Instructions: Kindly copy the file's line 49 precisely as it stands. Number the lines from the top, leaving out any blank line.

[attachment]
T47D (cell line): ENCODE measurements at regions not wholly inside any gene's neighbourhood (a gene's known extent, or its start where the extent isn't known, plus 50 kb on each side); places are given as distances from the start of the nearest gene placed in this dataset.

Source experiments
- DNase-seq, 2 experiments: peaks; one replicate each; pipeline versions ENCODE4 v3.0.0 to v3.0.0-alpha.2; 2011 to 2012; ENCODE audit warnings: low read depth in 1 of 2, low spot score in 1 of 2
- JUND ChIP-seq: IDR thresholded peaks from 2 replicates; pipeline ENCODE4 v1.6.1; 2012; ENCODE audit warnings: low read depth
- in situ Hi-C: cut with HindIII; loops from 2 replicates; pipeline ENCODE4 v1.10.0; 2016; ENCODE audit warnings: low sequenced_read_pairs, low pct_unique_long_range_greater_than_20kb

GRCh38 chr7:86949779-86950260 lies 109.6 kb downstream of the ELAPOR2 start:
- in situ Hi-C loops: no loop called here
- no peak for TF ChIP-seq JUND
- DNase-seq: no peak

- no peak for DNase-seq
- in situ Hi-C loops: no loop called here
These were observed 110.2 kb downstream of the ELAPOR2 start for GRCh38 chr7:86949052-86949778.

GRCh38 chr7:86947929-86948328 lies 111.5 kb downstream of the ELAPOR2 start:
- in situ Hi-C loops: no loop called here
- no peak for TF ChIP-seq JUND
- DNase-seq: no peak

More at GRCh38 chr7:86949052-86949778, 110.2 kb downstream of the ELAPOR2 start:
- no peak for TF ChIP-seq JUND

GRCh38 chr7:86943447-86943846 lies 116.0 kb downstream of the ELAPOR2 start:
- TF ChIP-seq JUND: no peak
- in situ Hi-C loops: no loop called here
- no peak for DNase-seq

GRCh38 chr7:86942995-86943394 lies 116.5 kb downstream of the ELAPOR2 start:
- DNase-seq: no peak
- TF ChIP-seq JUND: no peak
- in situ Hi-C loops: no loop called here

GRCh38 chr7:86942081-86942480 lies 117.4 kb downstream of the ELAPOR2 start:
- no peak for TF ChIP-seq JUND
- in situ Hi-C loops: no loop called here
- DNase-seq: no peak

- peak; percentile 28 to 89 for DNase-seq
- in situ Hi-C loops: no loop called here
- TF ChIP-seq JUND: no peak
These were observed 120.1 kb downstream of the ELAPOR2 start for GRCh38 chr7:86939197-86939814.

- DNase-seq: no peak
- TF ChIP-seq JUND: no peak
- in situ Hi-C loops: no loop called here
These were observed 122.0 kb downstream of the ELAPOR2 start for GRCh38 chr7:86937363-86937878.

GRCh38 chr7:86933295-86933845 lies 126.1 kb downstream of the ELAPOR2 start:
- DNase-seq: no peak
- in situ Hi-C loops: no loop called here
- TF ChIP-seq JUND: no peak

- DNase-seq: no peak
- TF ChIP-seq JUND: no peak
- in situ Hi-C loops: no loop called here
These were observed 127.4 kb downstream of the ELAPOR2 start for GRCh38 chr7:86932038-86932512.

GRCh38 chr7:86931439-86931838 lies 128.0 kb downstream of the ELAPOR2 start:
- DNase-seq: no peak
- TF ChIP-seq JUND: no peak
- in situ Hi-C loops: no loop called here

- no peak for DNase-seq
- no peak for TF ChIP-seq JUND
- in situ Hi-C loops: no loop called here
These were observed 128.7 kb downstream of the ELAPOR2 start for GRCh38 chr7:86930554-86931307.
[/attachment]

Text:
- TF ChIP-seq JUND: no peak